The campus of the University of Colorado Boulder.

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Hippy town hits it big. That’s how Nancy Stevens describes Boulder in a recent newspaper commentary.

Stevens, a 25-year resident of the city and chairwoman of First Western Trust Bank, advises wealthy people on what to do with their money. And, right now, she says more people are coming to her because companies in town are growing and some are selling for big bucks.

In her commentary in Boulder's Daily Camera, Stevens says she isn’t sure she likes what all that success is doing to her beloved city. 

"This is a city that already has a wealthier vibe than it ever has, and our housing costs are only second to Aspen's in the state of Colorado," Stevens writes. "We may see both of those trends continue. This is crowding out affordable housing; normal working folks can't afford to live here anymore."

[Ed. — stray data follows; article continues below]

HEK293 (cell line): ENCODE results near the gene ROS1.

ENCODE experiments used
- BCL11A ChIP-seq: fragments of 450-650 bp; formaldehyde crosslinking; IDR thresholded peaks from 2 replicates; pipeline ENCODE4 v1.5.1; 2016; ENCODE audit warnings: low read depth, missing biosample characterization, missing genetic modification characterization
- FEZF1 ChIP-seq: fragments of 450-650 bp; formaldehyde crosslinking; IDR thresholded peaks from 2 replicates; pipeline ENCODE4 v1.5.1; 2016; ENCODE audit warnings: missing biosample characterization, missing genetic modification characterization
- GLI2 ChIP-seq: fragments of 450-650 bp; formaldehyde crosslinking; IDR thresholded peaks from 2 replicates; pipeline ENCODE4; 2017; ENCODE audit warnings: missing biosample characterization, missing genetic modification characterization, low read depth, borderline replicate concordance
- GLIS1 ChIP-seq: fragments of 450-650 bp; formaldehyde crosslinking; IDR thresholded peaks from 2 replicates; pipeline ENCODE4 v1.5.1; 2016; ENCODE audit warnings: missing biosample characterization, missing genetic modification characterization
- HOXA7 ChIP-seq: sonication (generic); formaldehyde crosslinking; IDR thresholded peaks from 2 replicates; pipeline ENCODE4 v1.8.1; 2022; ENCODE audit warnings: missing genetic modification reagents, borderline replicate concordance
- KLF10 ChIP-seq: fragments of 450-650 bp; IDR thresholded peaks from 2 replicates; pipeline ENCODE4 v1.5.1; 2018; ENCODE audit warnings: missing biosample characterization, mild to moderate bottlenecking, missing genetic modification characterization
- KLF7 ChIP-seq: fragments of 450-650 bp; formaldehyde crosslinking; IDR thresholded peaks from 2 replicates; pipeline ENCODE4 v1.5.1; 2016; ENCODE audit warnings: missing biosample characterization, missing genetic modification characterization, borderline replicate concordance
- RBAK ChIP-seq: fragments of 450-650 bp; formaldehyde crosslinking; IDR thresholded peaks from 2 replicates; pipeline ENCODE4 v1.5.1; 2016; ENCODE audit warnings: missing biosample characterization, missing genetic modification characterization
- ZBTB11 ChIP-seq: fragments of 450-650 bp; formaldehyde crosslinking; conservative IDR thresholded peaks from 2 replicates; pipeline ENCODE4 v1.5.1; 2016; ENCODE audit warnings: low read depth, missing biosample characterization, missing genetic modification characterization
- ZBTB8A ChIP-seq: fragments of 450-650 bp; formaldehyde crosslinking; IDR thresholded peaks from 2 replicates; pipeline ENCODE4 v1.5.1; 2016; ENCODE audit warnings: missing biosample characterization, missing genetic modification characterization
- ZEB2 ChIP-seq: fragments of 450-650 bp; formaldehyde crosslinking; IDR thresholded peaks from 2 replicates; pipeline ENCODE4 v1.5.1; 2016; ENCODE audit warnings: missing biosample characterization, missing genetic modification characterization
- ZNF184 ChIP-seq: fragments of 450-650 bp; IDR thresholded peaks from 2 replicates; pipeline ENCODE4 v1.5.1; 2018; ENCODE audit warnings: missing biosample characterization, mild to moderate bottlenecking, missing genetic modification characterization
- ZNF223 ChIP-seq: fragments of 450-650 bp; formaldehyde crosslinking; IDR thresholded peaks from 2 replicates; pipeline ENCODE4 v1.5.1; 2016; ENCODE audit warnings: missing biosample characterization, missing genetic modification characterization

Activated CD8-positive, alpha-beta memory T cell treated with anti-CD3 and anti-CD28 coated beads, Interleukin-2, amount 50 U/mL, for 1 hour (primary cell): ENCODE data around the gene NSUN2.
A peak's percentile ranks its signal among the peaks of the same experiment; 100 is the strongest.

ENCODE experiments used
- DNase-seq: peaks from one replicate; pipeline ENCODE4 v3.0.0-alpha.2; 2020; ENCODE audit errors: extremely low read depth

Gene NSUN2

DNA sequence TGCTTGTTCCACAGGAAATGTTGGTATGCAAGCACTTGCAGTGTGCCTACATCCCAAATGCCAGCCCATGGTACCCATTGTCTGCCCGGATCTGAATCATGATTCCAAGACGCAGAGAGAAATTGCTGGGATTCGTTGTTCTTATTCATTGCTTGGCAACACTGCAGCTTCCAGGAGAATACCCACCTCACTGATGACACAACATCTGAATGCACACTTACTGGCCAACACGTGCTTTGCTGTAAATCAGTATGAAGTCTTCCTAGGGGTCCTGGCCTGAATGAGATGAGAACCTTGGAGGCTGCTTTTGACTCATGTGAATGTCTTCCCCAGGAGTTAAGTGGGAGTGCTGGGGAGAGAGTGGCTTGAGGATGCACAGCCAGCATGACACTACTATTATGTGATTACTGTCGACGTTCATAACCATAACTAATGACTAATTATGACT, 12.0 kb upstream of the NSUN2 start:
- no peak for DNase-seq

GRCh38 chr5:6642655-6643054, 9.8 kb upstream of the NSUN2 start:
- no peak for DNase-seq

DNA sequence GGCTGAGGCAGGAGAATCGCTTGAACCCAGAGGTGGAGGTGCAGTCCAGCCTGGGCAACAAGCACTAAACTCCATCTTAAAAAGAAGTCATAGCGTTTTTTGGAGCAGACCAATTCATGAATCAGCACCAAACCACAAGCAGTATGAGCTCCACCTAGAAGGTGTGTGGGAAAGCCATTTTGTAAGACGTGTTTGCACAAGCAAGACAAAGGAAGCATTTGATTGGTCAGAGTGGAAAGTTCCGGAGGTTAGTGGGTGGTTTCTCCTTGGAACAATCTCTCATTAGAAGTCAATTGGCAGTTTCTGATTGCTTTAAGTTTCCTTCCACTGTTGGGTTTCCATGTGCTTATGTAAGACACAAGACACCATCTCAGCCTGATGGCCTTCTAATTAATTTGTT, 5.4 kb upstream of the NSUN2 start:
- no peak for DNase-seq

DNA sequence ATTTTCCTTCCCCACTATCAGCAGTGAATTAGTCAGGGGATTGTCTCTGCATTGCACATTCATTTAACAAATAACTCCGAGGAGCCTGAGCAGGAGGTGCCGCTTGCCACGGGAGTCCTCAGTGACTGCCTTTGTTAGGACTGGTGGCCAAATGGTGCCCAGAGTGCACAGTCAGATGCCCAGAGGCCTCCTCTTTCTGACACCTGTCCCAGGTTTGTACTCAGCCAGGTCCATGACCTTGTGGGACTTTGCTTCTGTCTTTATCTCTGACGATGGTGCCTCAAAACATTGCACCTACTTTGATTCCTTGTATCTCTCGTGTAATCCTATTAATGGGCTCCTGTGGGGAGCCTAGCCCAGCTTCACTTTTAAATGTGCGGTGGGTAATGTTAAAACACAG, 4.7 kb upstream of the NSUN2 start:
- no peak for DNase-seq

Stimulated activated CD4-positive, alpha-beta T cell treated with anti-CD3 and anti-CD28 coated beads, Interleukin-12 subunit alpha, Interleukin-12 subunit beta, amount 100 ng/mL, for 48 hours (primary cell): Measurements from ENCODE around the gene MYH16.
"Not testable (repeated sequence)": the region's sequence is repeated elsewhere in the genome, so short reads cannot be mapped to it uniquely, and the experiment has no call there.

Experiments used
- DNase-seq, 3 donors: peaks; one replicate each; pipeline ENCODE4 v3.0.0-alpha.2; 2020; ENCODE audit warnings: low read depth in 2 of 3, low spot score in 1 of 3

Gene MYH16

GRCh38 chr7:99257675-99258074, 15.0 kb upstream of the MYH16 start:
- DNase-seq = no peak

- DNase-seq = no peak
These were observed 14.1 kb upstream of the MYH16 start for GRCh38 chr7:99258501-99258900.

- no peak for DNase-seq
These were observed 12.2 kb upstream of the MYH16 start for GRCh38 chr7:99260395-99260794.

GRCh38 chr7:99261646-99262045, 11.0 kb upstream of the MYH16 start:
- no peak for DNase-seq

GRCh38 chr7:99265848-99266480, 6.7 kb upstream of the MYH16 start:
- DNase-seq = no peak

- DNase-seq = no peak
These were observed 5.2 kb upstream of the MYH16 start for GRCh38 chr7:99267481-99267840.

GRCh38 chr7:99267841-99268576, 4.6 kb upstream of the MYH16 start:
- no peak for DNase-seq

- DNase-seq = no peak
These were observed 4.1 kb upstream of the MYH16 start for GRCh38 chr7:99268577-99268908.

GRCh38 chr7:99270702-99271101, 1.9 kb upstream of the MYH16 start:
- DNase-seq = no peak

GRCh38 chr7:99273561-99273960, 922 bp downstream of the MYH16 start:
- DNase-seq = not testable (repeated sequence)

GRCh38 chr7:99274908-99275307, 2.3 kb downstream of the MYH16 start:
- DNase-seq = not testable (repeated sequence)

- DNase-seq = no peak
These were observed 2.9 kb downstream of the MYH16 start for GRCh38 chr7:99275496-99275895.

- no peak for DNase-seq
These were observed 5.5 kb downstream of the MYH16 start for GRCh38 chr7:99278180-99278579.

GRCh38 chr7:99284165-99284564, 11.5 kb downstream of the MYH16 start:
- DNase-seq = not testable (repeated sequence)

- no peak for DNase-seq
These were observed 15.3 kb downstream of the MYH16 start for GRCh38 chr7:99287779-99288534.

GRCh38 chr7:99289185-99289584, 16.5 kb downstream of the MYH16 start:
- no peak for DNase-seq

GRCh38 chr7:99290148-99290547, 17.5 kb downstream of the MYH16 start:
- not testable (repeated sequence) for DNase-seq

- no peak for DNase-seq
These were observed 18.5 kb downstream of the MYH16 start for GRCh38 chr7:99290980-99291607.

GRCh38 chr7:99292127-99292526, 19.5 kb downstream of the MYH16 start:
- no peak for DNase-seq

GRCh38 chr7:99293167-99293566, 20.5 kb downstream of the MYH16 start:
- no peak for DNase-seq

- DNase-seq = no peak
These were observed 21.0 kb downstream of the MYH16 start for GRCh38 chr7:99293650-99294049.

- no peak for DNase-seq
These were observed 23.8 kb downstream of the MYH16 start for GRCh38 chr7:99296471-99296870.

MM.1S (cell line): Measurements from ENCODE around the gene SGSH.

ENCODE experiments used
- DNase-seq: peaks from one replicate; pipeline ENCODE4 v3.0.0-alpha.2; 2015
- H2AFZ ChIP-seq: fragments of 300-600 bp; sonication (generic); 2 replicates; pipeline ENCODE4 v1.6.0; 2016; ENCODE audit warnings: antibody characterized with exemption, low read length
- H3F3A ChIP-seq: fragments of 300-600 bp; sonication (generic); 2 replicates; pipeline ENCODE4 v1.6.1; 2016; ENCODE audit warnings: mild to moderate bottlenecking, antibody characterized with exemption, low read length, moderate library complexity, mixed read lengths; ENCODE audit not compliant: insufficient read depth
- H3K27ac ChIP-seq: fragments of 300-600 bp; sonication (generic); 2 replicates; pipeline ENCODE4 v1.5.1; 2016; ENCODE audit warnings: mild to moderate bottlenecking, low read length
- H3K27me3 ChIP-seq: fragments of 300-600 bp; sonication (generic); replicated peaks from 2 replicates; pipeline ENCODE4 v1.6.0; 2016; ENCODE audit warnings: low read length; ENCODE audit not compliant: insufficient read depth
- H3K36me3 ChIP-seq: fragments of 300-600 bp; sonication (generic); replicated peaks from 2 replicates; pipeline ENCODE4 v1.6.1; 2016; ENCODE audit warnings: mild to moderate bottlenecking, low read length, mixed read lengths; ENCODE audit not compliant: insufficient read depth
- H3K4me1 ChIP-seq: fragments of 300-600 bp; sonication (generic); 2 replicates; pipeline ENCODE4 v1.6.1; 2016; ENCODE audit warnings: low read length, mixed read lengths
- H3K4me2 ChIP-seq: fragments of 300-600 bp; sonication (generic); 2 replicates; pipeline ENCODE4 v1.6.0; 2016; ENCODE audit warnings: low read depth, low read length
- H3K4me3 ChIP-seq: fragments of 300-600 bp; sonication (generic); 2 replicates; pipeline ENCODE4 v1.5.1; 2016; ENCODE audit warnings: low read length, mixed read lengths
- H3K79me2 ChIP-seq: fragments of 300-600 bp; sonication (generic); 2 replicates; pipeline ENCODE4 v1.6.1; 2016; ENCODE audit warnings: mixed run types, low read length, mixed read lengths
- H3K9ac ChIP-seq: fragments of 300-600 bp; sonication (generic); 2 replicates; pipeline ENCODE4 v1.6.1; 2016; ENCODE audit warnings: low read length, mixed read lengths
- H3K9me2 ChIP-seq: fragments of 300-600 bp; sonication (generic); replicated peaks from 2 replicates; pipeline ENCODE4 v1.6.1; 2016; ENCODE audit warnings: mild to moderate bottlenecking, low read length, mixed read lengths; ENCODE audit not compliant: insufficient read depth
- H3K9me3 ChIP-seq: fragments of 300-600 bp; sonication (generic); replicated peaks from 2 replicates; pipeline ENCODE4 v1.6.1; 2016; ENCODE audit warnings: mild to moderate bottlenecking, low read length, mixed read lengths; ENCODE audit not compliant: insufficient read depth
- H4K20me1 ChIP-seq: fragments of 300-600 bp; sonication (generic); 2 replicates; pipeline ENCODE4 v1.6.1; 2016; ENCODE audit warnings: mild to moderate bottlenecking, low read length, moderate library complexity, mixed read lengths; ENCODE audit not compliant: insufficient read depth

She adds that "higher rents downtown make it tough for local merchants to compete on the outdoor pedestrian Pearl Street Mall, and only national chains can afford the primo retail space."

Stevens talks with "Colorado Matters" host Ryan Warner about her thoughts on the shifts happening in Boulder. Then, Warner talks with Joel Dyer, editor of the Boulder Weekly newspaper, about the effects these trends on other towns in Boulder County. That's where the people who are priced out of Boulder may move. But those places are getting pricy themselves.

Audio for this story will be available after 12 p.m.